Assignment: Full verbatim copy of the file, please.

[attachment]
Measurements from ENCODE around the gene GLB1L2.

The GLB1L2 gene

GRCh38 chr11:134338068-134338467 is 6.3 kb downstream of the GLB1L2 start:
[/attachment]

Measurements from ENCODE around the gene GLB1L2.

The GLB1L2 gene

GRCh38 chr11:134338068-134338467 is 6.3 kb downstream of the GLB1L2 start: